- One ticket to Spring Awakening on Broadway featuring Marlee Matlin and Camryn Manheim, starting from $69
- Click here to view all available dates, showtimes, and seating sections
- This musical contains partial nudity and graphic sexuality, and is intended for mature audiences
Addressing the darker side of adolescent life in a sexually restrictive society, the 2007 Tony-sweeping musical Spring Awakening is based on an 1892 play of the same name, rarely performed and often banned in its own time. Steven Sater and Duncan Sheik arranged, scored, and adapted this raw, unfiltered story, which follows a student body of turn-of-the-century teenagers as they navigate the difficult road to adulthood. The centerpiece of the drama is the growing attraction between the headstrong yet well-educated Melchior and Wendla, whose faulty knowledge leads to tragedy. Meanwhile, Melchior’s best friend, Moritz, pines for the Bohemian runaway Ilse, and tirelessly works to succeed in school even as he struggles to rein in his stampeding libido. None of the central couples’ classmates are free of secrets either, and the musical boldly faces these realities, from closeted homosexuality to child abuse.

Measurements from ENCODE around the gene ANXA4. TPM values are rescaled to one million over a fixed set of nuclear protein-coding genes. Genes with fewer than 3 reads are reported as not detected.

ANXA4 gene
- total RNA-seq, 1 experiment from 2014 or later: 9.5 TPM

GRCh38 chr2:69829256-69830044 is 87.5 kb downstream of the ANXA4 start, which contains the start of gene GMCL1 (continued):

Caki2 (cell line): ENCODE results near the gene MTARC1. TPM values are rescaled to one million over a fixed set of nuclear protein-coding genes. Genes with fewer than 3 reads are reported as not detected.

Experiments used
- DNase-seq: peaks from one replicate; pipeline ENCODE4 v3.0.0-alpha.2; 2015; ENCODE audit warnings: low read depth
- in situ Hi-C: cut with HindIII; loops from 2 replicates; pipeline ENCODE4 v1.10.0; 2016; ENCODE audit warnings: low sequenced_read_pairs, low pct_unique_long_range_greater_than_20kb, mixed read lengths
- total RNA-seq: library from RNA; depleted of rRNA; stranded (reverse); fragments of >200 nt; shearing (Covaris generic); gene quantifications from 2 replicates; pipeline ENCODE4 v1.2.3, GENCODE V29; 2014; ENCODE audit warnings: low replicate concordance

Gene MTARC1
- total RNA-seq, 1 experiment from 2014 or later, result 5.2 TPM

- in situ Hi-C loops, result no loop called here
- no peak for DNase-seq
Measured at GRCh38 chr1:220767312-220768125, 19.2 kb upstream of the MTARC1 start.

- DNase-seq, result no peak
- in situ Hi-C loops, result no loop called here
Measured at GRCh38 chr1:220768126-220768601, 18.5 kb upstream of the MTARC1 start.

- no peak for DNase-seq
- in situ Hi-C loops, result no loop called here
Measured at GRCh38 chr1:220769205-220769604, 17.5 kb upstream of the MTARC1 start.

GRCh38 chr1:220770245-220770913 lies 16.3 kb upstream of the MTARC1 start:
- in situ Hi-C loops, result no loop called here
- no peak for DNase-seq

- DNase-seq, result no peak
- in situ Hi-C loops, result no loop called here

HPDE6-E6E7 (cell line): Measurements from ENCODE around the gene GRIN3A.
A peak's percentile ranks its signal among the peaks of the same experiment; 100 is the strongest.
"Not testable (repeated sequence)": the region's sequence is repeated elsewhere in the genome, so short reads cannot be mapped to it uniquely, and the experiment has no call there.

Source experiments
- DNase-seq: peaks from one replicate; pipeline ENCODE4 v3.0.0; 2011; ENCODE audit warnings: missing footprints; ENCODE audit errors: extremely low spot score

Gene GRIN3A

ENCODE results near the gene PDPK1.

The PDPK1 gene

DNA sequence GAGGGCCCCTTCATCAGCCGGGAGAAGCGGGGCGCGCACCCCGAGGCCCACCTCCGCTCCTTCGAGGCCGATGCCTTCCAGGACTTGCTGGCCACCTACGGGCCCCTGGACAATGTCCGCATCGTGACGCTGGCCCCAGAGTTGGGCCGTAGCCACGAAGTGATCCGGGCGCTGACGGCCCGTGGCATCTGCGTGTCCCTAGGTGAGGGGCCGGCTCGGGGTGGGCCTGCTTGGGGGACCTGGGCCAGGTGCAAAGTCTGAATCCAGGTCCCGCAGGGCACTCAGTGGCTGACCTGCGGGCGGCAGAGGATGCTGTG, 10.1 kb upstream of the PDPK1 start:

Already hailed as innovative during its 2006 Broadway debut, the musical breaks new ground in its Broadway revival by Deaf West Theatre, a Hollywood-based company that stages major productions—including Big River in 2003—with actors who are deaf. Academy Award–winner Marlee Matlin joins the production, which weaves American Sign Language directly into the choreography, “intensifying the rift between the lost and longing teenagers and the adults who refuse to hear them,” according to the musical’s website. It’s an approach that’s garnered rave reviews; on the revival’s original Hollywood run, the Los Angeles Times stated, “Deaf West Theatre’s Spring Awakening awakens us to the dormant possibilities of this musical, with all the goosebumps and teardrops to prove it.”
And the musical wouldn’t be complete without the music. The singer-songwriter behind the radio hit “Barely Breathing,” Sheik sets the uncomfortable truths of adolescent sexual anxiety to appropriately heart-wrenching songs such as the romantically naïve Wendla’s unanswered plea for wisdom in “Mama Who Bore Me,” and “Touch Me,” a tender, triumphant ballad that buzzes with physical desire.